Zone III:  This is the area between the angle of the mandible and the base of the skull. This area contains the distal carotid and vertebral arteries and the pharynx. Since it is very close to the base of the skull, this area is less amenable to physical examination and difficult to explore during surgical evaluation.

Anatomically, the neck is also described in triangles. The sternocleidomastoid muscle separates the neck into two triangles. The anterior triangle contains most of the major anatomic structures of the neck including larynx, trachea, pharynx, esophagus, and major vascular structures. The posterior triangle contains muscles, the spinal accessory nerve, and the spinal column.

Etiology

Three major mechanisms have been described in neck trauma:

  1. Blunt trauma: This includes motor vehicle accidents and sports injuries. There may be delayed presentation of laryngeal, vascular, and digestive tract injuries if blunt trauma occurs. Also, beware that occult cervical spine injury may be present in patients with blunt neck trauma. In addition, a shoulder harness (seatbelt) may also be responsible for shearing trauma to the anterior neck.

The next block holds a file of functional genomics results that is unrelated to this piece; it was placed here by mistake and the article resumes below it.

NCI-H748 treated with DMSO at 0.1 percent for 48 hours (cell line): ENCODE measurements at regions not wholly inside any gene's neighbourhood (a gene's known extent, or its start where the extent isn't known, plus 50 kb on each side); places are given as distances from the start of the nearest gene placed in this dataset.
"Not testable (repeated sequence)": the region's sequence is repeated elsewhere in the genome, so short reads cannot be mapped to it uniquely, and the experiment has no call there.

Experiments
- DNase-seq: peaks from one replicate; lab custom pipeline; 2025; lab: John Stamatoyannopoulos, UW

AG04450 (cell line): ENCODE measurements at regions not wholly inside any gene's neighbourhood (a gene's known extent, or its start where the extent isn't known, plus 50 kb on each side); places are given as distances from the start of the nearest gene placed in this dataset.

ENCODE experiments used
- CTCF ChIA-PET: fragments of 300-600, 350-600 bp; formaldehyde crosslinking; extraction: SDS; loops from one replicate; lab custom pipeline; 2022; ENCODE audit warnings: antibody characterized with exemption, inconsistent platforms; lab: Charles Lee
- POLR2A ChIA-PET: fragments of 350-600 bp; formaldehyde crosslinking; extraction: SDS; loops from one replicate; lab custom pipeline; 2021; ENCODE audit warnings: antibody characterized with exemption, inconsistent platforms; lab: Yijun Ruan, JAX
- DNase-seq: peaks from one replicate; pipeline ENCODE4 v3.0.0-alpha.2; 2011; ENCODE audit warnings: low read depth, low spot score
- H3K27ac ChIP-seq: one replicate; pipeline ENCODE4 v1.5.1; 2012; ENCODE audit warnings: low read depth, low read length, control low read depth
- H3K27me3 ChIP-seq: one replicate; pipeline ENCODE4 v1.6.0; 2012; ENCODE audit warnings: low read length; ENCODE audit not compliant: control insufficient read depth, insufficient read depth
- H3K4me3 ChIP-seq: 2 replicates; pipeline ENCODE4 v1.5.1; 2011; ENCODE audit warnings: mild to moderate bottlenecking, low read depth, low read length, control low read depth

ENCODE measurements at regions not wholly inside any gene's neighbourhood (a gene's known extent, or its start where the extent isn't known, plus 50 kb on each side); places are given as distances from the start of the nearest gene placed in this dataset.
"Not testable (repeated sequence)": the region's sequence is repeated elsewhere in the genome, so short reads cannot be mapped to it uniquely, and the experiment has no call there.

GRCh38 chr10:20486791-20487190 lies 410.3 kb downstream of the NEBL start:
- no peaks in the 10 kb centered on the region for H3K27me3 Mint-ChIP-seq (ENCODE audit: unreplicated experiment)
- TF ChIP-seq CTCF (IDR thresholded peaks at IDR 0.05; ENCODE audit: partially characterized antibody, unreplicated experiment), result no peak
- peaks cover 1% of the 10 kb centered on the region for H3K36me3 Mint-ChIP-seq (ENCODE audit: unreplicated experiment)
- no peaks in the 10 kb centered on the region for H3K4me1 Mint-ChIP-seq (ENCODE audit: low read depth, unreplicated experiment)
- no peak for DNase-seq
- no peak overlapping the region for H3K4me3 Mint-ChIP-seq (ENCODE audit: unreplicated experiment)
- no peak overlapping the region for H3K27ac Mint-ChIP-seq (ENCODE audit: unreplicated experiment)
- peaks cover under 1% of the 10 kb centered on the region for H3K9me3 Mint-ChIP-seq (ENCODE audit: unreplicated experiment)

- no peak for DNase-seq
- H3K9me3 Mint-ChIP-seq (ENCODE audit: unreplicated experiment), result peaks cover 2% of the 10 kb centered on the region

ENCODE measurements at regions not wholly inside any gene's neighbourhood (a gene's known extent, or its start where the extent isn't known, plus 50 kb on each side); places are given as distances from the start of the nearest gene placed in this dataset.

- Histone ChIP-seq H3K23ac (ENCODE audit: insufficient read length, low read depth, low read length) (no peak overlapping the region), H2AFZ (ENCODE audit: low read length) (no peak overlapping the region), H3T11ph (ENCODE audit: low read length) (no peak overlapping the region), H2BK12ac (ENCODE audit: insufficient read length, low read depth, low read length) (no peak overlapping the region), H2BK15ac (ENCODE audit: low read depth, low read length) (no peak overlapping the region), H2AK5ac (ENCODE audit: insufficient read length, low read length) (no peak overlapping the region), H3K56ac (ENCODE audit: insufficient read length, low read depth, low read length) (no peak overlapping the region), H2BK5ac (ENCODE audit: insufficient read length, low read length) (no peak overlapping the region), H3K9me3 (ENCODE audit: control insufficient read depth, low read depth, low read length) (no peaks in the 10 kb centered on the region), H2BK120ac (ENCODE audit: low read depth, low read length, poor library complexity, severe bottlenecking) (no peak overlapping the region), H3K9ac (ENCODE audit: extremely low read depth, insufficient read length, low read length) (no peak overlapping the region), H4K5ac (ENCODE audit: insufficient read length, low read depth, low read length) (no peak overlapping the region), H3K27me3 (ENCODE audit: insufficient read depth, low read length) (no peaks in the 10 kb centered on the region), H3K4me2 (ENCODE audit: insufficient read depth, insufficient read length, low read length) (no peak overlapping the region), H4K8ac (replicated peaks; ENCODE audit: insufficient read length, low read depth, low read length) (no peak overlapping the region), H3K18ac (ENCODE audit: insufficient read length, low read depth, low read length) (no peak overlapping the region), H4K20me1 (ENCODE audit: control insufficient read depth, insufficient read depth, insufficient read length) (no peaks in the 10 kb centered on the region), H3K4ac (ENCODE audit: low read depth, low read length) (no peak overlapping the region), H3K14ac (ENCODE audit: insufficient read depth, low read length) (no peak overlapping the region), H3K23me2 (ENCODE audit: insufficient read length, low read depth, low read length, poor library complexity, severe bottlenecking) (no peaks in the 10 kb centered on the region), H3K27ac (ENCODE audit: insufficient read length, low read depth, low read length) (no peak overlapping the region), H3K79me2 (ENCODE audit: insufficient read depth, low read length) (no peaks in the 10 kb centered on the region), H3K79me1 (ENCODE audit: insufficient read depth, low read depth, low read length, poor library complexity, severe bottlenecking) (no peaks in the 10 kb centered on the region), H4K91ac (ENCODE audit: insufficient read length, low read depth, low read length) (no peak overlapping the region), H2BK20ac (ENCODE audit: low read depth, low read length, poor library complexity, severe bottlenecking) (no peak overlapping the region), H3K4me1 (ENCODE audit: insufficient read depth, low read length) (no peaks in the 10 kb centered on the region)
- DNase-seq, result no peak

2. Penetrating trauma: This comprises as much as 5% to 10% of all trauma injuries. Examples include gunshot wounds and stab wounds. It is the violation of the platysma that determines penetrating injury. Wounds which penetrate the platysma have the potential for severe injury. Consequently, it is wise to consider damage to the vital structures if the platysma is violated. Stab wounds involve low-energy penetration.
  3. Near-hanging or strangulation: External neck pressure causes cerebral hypoxia due to venous and arterial obstruction. 

The most commonly injured area is zone 2, which can easily be accessed surgically. However, in zones 1 and 3 injuries, exposure and vascular control are more difficult to achieve.[4]

Epidemiology

The mortality rate for penetrating neck injuries is as high as 10%. The most common cause of death from penetrating neck trauma is a vascular injury. The area of highest risk is to injuries at the base of the neck, in zone 1. The leading causes of delayed mortality are due to esophageal injuries, which may not be apparent on initial presentation.